COLUMBUS, Ohio — The final four candidates hoping to become Columbus’ next chief of police sat down for a virtual community town hall Wednesday evening.
The candidates were asked several questions ranging from what has prepared them to lead the city to how they would rebuild credibility within the community.
A total of 34 people applied for the job. On Monday, the city narrowed down the list to the following candidates:
- Elaine Bryant, Deputy Chief, Detroit Police Department
- Derrick Diggs, Chief of Police, Fort Myers Police Department
- Avery Moore, Assistant Chief of Police, Dallas Police Department
- Ivonne Roman, Co-Founder of 30X30 Initiative, NYU Policing Project
Elaine Bryant has 21 years of law enforcement and is currently a deputy chief in Detroit. She also recently graduated with her master's degree in criminal justice from Bowling Green State University.
She has also served as a liaison between faith-based organizations and the Detroit Police Department. She also has been responsible for creating and implementing community relations projects within the city.
Bryant says there are many similarities between Detroit and Columbus, including having a civilian review board.
"We've had a civilian oversight board since the 70s," Bryant said. "I have a great relationship with our board of police commissioners. We work with them all the time."
Bryant said she works with the police commissioners in regards to policy reviews, oversees the disciplinary process and they stand with the community and the police.
Coming from Fort Myers, Florida, Derrick Diggs currently serves as the police chief in the city. With 44 years of experience, Diggs has helped lead Fort Myers to a 51% reduction in violent crime in the four years he has served as chief.
He also previously served as Toledo's police chief.
Diggs says he is confident he can help rebuild credibility between police and the community with proper police training, youth development, diversity and inclusion and other focus areas.
In his application, Diggs said that trust and transparency are at the center of his career and that Fort Myers "parallels to some of the challenges of the Columbus police department."
The Florida Commission on Ethics investigated Diggs for possible misuse of his city credit card.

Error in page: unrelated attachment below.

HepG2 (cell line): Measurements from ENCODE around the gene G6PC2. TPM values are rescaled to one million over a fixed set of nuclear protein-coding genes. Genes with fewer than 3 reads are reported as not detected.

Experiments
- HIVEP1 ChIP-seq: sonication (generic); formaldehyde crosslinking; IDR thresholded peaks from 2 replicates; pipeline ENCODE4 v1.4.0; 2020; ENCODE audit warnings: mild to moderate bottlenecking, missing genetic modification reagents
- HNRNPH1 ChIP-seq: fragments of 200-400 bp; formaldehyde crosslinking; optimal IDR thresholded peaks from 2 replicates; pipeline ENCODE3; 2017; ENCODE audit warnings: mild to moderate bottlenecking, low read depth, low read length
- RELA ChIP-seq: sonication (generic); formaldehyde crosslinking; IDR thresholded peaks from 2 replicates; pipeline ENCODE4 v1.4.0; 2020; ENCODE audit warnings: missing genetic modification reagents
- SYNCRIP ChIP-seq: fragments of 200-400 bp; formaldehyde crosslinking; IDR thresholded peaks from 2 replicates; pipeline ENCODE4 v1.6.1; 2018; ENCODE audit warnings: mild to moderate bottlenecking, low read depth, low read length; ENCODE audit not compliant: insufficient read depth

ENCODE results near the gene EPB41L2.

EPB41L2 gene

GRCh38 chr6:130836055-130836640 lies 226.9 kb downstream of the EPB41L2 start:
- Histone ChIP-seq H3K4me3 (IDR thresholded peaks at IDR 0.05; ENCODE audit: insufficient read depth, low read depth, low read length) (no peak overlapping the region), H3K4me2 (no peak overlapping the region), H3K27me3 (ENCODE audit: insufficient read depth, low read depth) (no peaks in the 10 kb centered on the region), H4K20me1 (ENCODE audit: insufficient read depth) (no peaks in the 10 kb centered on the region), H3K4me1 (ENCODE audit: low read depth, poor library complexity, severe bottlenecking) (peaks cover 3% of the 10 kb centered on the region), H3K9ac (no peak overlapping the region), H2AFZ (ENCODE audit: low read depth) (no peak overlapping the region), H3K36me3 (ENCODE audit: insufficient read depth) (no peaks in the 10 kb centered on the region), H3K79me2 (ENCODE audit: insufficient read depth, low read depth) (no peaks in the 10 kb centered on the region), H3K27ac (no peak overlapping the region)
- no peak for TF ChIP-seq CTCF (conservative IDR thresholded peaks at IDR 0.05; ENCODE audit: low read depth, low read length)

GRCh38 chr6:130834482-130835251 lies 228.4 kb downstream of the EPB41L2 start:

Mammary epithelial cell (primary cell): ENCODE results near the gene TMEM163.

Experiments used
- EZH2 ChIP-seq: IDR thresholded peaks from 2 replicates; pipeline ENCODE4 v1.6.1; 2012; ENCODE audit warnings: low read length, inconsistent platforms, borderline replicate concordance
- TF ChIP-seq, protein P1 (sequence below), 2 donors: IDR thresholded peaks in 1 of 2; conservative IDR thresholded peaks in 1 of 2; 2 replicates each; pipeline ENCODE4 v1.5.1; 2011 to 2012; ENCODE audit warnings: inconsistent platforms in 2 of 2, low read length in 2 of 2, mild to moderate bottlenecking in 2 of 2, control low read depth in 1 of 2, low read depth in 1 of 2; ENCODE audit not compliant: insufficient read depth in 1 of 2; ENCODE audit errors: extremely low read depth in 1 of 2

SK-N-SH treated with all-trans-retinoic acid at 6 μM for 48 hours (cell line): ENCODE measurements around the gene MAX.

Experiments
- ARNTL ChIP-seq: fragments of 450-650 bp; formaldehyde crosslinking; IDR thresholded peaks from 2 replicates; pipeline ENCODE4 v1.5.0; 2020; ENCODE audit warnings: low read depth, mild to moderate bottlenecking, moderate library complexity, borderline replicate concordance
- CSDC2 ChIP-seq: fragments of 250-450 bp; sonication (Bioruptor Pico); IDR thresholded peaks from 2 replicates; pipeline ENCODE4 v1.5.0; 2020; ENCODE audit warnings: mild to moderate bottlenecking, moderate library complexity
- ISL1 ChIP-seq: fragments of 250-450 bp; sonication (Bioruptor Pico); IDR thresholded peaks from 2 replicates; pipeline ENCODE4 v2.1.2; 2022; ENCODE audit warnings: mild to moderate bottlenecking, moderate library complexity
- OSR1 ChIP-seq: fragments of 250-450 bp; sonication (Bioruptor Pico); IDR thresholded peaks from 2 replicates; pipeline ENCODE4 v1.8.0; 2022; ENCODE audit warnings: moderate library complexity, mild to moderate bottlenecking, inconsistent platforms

Moore has served in law enforcement for three decades and is currently the assistant chief at the Dallas Police Department.
He said in his application that he has visited Columbus already and met with community leaders.
Moore, who helps oversee more than 3,000 officers in Dallas, has helped decrease the homicide rate by 22% in the city. He says he is ready for the position.
“I’m ready. I believe I’ve been groomed for this, developed for it. And all I need is the opportunity to come forward with the police department, with the community. We embrace each other and say ‘We are going to be the best that way can be,'" Moore said.
Ivonne Roman has served 25 years in law enforcement and also led the 30x30 initiative. The goal of it is to increase female police officers across the country by 30% by 2030.
Before that, she worked with the Newark Police Department in New Jersey before recently retiring.
Currently, she works at the center of policing equity, helping police chiefs identify racial disparities.
Calling herself a life-long learner, Roman says she uses science to help understand what programs are working and understanding why they may not be.
"I've got the support of a ton of experts that want to come along with me to Columbus and want to implement these strategies that the science shows works. That the science shows will not harm communities. That's my interest in coming here," Roman said.
Roman said she wants to build a team of talent to work alongside the talent that already exists in Columbus.
"I think that Columbus is poised for an opportunity to not just correct the harms that have been caused in Columbus, but to be a national model that other agencies could replicate," Roman said.
The four finalists are looking to replace Thomas Quinlan who was the chief from February 2019 until January of this year when he was asked to step down by Mayor Andrew Ginther.
You can watch the full town hall below.